Vascular wounds, such as ulcers, can be slow to heal, and often result from circulatory problems, which can further impede wound repair. “Poor circulation in the arteries often keeps the proper amount of nutrients and oxygen from reaching the wound,” explains Dr. Winter. “This deficiency can also affect how waste is removed from the blood.”

Vascular wounds are therefore at an increased risk for issues like infection. But proper care, including the right nutrition, can support your recovery.

How Does Nutrition Affect Wound Healing?

While not all ulcers or vascular wounds are caused by malnutrition, many patients with malnutrition can develop chronic, non healing wounds. This relationship indicates that without the right nutrients, even minor injuries can become complex wounds.

Malnutrition is generally now more rare in the U.S., thanks to the availability of fresh produce, wholesome foods, and enriched pantry products. But among older adults, malnutrition deaths have more than doubled in recent years, increasing the level of concern.

Proper nutrition is important for countless health outcomes, but it’s especially critical when it comes to wound repair. The process of healing requires increased energy for all systems. This calls for more protein, for example, as your body uses amino acids to repair tissue and renew cells. Carbohydrates also play an essential role in supporting your body’s inflammatory response and proper cellular activity. 

Beyond these macronutrients, there are several micronutrients that enable healing at a cellular level, including the amino acids arginine and glutamine, vitamins A and C, and the mineral zinc. Other substances found in food – including curcumin, a compound in turmeric – may also have healing properties.

In summary, ensuring you’re getting the right amount of the right nutrients can make a difference in your overall health, and the repair of your wound. 

The Best Diet to Promote Vascular Wound Healing

A nutritional diet won’t make up for poor wound care, but it is a significantly meaningful aspect of a well-rounded approach towards healing. Here are a few dietary tips to bear in mind.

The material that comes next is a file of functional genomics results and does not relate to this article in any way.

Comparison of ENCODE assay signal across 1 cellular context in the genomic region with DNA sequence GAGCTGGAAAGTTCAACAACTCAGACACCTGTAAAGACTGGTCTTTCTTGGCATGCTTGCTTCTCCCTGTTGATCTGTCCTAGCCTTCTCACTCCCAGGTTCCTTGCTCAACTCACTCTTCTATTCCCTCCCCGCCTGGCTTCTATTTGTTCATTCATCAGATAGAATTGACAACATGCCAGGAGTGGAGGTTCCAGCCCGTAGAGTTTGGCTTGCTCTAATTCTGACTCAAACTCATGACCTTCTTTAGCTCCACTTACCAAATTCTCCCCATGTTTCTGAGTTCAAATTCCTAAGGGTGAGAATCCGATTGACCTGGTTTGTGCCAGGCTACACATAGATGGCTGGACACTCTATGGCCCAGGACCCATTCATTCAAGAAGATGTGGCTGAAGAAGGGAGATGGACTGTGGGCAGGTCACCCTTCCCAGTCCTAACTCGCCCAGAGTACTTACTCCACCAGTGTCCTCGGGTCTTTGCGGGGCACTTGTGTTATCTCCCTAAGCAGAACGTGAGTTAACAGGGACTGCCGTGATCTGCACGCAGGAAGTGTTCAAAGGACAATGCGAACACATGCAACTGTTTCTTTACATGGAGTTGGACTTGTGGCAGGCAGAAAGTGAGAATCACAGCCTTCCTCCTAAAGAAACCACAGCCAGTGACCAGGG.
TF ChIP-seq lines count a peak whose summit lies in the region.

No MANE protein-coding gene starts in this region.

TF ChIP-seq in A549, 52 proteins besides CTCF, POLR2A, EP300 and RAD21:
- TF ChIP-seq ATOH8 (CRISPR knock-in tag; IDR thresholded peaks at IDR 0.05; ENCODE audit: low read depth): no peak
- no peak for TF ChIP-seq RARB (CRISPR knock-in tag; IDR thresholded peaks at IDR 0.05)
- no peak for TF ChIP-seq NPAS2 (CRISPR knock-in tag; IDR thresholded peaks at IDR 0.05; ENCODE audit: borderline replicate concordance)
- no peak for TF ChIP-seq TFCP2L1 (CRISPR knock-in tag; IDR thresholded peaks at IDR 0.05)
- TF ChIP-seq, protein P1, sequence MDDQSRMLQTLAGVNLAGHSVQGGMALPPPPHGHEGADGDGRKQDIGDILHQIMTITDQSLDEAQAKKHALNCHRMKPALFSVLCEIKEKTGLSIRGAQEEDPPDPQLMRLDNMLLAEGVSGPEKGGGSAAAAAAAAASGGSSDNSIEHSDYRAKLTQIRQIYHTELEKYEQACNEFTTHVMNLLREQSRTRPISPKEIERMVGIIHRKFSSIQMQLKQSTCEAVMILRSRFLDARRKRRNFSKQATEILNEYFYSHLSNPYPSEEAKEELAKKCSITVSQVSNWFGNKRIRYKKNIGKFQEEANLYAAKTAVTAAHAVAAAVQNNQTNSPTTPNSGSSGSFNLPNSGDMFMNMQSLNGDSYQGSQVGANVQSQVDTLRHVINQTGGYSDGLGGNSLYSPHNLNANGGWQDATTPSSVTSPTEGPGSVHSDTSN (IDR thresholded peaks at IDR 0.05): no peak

Choose Healthy Proteins

Since the amino acids in protein can fuel cell repair, load up on lean proteins like eggs, milk, beans, and poultry. Be selective in your protein choices, however: many meat and dairy products are high in saturated fats, which increase your cholesterol levels (and thus affect circulation and healing). Avoid or cut back on beef, lamb, and pork, as well as rich dairy products like lard, cream, and butter.

Fill Up on Fruits & Veggies

Leafy green vegetables like kale, spinach, and broccoli are high in Vitamin A, which supports tissue growth and repair. Other good sources include tomatoes, red bell peppers, cantaloupe, and mango. For a hefty dose of healing vitamin C, choose cruciferous vegetables like Brussels sprouts or cabbage, or reach for citrus fruits such as oranges, kiwi, and grapefruit.

Cook with Curcumin

As you’re healing, harness the power of curcumin by adding turmeric to your dishes. The compound has been found to stimulate growth factors that aid in wound healing, but it’s also beneficial for its antimicrobial properties. Add some of the seasoning to stews, rice dishes, soups, sauces, or marinades for an earthy, pleasantly bitter flavor.

If you’ve been diagnosed with carotid artery disease, allow Vascular Surgical Associates to discuss treatment options with you. We have 13 board-certified surgeons who specialize in treating the condition and can help you make an informed decision that’s best for your health. See our locations online or call 770-423-0595 to schedule an appointment.